So what’s photo #3 doing? The text tells you a lot about the kind of person he is, but nothing in it says yeah, I’m gay, and it’s hard to see how to put that information into the text unobtrusively. But he will want that information to be out there somehow, because his sexuality is at least as important as the fact that he lives in New York (and is male and relatively young and Jewish, which you can also gather from #3); all these things — and more — color the kind of work he does and how he approaches it. (I think that It’s also important that the world see that LGBT+ people are everywhere, see them in positions of responsibility and achievement; but I don’t know if MS shares this sense of moral responsibility, though I suspect he does.)

So he chose to do it with a joke. I now have what I think is a better way to do it. Thanks to something that popped up on the Google search that led to #3: a wedding announcement in the New York Times  on 8/9/15 on-line:

(#5) The happy couple (touching photo by Chad Edgley)

Jaime Luis Donate and Michael Jared Schulman were married Saturday evening at the Pebble Beach at Brooklyn Bridge Park in Brooklyn. Ellen R. Birnbaum, a friend of Mr. Schulman’s family who became a Universal Life minister for the occasion, officiated.

Mr. Donate (left), 34, is an architect at Andrew Franz Architect in Manhattan. He graduated from Carnegie Mellon and received a master’s degree in architecture from Harvard.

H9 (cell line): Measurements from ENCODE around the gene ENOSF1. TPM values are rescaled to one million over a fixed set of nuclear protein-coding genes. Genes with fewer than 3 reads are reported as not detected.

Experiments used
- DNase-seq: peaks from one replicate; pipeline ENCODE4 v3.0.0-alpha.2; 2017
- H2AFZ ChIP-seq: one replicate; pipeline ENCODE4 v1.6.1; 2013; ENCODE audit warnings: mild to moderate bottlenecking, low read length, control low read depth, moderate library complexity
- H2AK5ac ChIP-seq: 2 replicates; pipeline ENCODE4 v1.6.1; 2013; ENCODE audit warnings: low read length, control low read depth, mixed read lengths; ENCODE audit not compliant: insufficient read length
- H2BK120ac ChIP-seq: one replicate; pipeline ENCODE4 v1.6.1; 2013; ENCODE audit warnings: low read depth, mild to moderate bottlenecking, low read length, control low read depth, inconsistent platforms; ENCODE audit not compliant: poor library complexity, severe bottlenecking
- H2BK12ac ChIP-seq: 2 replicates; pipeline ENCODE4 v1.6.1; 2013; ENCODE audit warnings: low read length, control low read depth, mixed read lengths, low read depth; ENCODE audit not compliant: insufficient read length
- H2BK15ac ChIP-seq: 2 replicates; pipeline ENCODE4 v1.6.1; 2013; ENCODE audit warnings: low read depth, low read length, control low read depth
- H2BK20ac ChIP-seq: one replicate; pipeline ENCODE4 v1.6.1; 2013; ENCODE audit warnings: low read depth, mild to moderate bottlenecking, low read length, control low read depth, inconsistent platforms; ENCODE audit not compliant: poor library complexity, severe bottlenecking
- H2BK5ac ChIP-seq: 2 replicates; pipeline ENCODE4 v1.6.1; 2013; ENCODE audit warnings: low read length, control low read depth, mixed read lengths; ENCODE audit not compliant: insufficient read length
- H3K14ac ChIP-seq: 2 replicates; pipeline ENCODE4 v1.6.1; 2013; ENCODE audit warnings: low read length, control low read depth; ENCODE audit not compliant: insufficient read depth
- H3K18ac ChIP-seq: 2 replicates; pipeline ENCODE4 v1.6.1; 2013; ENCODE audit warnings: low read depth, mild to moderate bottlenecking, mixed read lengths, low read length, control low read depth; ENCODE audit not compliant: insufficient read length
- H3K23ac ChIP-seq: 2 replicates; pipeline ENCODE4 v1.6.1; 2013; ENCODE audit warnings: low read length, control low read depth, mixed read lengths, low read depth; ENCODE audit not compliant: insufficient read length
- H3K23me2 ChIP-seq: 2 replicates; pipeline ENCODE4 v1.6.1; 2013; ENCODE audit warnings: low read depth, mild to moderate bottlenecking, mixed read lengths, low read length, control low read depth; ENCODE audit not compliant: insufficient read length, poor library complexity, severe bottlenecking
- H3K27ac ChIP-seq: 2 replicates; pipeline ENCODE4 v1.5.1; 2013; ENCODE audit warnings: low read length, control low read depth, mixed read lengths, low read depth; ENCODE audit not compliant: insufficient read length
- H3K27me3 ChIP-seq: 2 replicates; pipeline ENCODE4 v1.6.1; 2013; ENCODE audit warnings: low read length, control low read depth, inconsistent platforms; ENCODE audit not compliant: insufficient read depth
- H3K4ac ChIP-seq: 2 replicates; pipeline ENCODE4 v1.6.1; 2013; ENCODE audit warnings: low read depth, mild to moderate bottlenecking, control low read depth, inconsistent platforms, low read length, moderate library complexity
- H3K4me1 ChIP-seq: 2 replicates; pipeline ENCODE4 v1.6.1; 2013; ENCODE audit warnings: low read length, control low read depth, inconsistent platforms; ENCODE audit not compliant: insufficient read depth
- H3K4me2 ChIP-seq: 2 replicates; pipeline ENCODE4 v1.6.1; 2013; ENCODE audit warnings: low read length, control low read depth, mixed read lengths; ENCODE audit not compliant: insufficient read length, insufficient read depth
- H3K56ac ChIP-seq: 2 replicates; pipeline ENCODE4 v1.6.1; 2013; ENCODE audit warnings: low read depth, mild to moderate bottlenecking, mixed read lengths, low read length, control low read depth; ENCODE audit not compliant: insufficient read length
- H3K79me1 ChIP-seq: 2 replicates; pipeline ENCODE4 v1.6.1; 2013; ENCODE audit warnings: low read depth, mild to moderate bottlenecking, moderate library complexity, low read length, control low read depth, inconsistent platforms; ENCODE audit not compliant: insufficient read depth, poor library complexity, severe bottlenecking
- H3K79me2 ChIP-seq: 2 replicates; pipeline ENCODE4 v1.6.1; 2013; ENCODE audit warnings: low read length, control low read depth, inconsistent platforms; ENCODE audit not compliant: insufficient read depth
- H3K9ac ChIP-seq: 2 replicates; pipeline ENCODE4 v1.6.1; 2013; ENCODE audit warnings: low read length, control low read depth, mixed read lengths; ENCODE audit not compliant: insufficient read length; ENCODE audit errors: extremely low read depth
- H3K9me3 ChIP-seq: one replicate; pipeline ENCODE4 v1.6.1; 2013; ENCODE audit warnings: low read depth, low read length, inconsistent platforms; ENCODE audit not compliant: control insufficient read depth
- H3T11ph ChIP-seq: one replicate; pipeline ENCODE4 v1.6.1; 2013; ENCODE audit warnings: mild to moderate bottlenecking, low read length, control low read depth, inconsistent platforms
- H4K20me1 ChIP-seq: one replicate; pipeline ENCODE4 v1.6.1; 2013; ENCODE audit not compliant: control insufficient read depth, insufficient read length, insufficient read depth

His parents, Carmen Pons Donate and Luis I. Donate of San Juan, P.R., both retired from positions there with United States government agencies. His mother was a service representative with the Department of Veterans Affairs and his father was a financial analyst with the Centers for Medicare and Medicaid Services of the Department of Health and Human Services.

Mr. Schulman, also 34, works at The New Yorker magazine, as the theater editor of the Goings On About Town pages, and contributes to the Talk of the Town feature. He graduated from Yale.

He is the son of Nancy M. Schulman and Richard J. Schulman of Manhattan. His mother is the director of the Early Learning Center at Avenues: The World School, an independent school in Manhattan. His father is a litigation partner in the Manhattan law firm Duval & Stachenfeld.

(Here we learn that MS is not just a resident of New York, but a patrician New Yorker. Like, in linguistics, the late Geoffrey Nunberg; Geoff turned out to be a precious resource on the language of upper-class New Yorkers, upper-class consultants for sociolinguistic studies being very hard to come by.)

I would put that wonderful wedding photo on my website, with a caption like “Jaime Donate and Michael Schulman in their 2015 wedding photo”. That should do the trick just fine, and this photo shows MS in the persona we see in the videos (and might induce from his writing).

One Response to “Talker of the Town”

  1. Bill Stewart Says:

    Thanks for this. I felt certain he was gay when I read about Robert Opel, but didn’t look further at the time. The writing about Opel really showed us a dynamic person, not bland history or icky sensationalism.